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first_img FacebookTwitterLinkedInEmailPrint分享New Haven Register:State utility regulators have given final approval of five long-term power purchase contracts that will provide Connecticut with 252 megawatts of renewable energy.The Connecticut Public Utilities Regulatory Authority approved the contracts late Wednesday. The 20-year contracts with Eversource Energy and United Illuminating include the state’s first-ever offshore wind power procurement as well as four fuel-cell projects. The projects approved by PURA will produce enough power to account for 4.6 percent of Connecticut’s annual power consumption.The so-called Revolution Wind project will produce 200 megawatts of electricity from a wind farm that will be built in federal waters about halfway between Montauk, N.Y., and Martha’s Vineyard. That’s enough electricity to power 100,000 Connecticut homes.Offshore construction of the Revolution Wind project will begin in 2022, It will begin operating a year later, according to officials with Orsted US Offshore Wind, which is building the project.Jeffrey Grybowski, co-chief executive officer of Orsted US Offshore Wind, said approval of the contracts for the project makes Connecticut “an important player in America’s offshore wind industry. We’re ready to make major investments in our local workforce and in the Port of New London to ramp up this project,” Grybowski said in a statement.More: Connecticut regulators approve contracts for renewable energy projects Connecticut regulators approve state’s first offshore wind projectlast_img read more

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first_img FacebookTwitterLinkedInEmailPrint分享AL.com:Alabama Power Company announced Wednesday that it was permanently retiring the William Crawford Gorgas Electric Generating Plant in Walker County due to “federally driven environmental mandates.” The facility, usually just called Plant Gorgas, has generated electricity since 1917 on the banks of the Black Warrior River near the town of Parrish, and is currently operating three coal-fired units.A combination of stricter federal environmental laws, growing concerns about the legacy of coal ash ponds and low natural gas prices since the expansion of fracking techniques in the early 2010s have led to dramatic coal plant retirements in Alabama and across the country.Jim Heilbron, Alabama Power senior vice president and senior production officer, cited the environmental laws and coal ash concerns in a news release announcing the closure. Heilbron said in the news release that it could take an additional $300 million to operate the plant in compliance with the latest environmental mandates.Alabama Power spokesman Michael Sznajderman said that approximately 180 people are currently employed at Plant Gorgas, and that no layoffs are expected. He said some workers will continue on at the site “indefinitely” beyond the closure period and that the activities to close the coal ash pond at Gorgas will take “several years.” Sznajderman said other employees will have opportunities at other Alabama Power facilities, and some longtime employees may elect to retire.The Alabama Public Service Commission, the state government body charged with regulating Alabama Power and other utilities in the state, issued a statement blaming the closure on former President Barack Obama specifically, and liberals generally.After Gorgas’s three remaining coal units are retired, Alabama Power will be operating just seven coal-fired generating units at three plants across its entire fleet, down from 23 coal units at its peak. The other units have either been retired or converted to run on natural gas.More: Alabama Power to shutter coal plant, cites environmental laws Alabama utility to close Gorgas coal plant in Aprillast_img read more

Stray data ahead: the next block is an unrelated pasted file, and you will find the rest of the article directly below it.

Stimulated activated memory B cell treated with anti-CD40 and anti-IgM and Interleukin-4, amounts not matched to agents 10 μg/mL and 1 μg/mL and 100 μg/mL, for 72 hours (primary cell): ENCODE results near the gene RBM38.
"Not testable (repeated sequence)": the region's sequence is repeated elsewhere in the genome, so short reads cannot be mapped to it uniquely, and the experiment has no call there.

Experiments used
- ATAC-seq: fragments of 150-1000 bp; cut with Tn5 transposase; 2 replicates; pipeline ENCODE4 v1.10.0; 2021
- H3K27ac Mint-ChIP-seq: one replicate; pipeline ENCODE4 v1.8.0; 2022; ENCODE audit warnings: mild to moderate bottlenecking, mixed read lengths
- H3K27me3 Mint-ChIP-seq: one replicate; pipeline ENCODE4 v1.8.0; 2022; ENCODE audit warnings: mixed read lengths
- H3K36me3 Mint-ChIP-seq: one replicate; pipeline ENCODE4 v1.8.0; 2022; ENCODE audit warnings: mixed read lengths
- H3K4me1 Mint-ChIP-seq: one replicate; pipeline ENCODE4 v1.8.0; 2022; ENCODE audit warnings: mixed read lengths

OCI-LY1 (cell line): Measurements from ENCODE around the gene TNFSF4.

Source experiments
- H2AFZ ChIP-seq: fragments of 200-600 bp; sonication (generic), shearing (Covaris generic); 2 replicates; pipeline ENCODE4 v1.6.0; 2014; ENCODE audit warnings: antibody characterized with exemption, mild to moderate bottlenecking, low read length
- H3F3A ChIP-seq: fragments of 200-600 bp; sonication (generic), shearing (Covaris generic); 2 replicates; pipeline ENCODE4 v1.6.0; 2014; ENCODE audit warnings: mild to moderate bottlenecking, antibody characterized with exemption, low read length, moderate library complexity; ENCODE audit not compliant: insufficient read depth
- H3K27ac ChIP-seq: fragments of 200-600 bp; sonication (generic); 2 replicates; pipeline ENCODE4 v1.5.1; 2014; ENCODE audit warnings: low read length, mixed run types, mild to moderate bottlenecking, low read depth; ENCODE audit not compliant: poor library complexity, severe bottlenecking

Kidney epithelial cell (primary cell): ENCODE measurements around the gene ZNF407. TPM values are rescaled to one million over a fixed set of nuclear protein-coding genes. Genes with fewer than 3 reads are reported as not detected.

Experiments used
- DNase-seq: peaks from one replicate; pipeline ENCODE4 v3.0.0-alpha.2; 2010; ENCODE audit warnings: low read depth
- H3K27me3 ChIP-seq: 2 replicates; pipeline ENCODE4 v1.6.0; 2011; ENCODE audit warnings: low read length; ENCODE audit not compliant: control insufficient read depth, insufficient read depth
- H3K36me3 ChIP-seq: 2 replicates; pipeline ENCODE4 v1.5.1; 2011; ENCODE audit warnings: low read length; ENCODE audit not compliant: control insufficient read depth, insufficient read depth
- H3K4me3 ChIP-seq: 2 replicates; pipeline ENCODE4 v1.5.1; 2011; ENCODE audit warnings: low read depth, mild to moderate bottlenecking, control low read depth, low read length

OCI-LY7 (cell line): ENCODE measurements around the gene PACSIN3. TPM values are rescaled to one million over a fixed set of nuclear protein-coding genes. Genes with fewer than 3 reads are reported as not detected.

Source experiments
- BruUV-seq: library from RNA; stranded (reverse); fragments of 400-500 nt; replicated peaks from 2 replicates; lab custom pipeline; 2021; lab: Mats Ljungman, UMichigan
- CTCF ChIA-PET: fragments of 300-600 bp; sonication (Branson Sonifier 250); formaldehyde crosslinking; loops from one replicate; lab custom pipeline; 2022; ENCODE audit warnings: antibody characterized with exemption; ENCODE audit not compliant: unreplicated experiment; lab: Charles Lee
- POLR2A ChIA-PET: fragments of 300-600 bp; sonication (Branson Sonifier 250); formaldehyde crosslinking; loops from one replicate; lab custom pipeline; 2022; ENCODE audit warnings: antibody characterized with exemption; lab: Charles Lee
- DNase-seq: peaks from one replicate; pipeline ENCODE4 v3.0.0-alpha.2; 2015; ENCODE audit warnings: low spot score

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first_imgSoutheast Asia becoming a center for renewable energy development FacebookTwitterLinkedInEmailPrint分享The Asean Post:Technological innovations and favourable government policies are among the four trends expected to drive Southeast Asia’s transition to renewable energy in the coming years.A report published by global auditing firm KPMG on Tuesday titled ‘The Renewable Energy Transition’ noted that while there are still 70 million ASEAN citizens without access to reliable electricity, the potential for renewable energy is huge in those markets and governments are increasingly turning to solar and wind energy to address the issue. Consumers driving the green agenda forward and the entry of new funds into the ASEAN renewable energy market are two other trends identified in the report.Each of ASEAN’s 10 members have set targets for renewable energy, and technological innovations such as better solar power efficiency and floating solar panels means that renewable energy is now more accessible than ever before.The establishment of RE100 in 2014 – a collaborative, global initiative uniting more than 100 influential businesses committed to 100 percent renewable energy – is a prime example of how consumers are helping to boost demand for renewable energy, especially since commerce and industry use up two thirds of the world’s electricity. Among the companies in the group include Google, Microsoft, Coca Cola and IKEA – all of which have a strong presence in ASEAN.The Institute for Energy Economics and Financial Analysis (IEEFA) released a report last August which showed that the Philippines – where an estimated 20 million people lack constant electricity supply and 12 million have none at all –  can reduce its electricity costs to just 2.50 Philippine pesos (US$0.05) per kilowatt-hour (kWh) by installing rooftop solar. By comparison, diesel costs 15 Philippine pesos (US$0.28) per kWh and coal costs 3.8 Philippine pesos (US$0.07) per kWh.“Solar, wind, run-of-river hydro, geothermal, biogas, and storage are competitive, viable domestic options that can be combined to create a cheaper, more diverse and secure energy system,” said Sara Jane Ahmed, an IEEFA energy finance analyst and the author of the report.More: ASEAN fast becoming a renewable energy hublast_img read more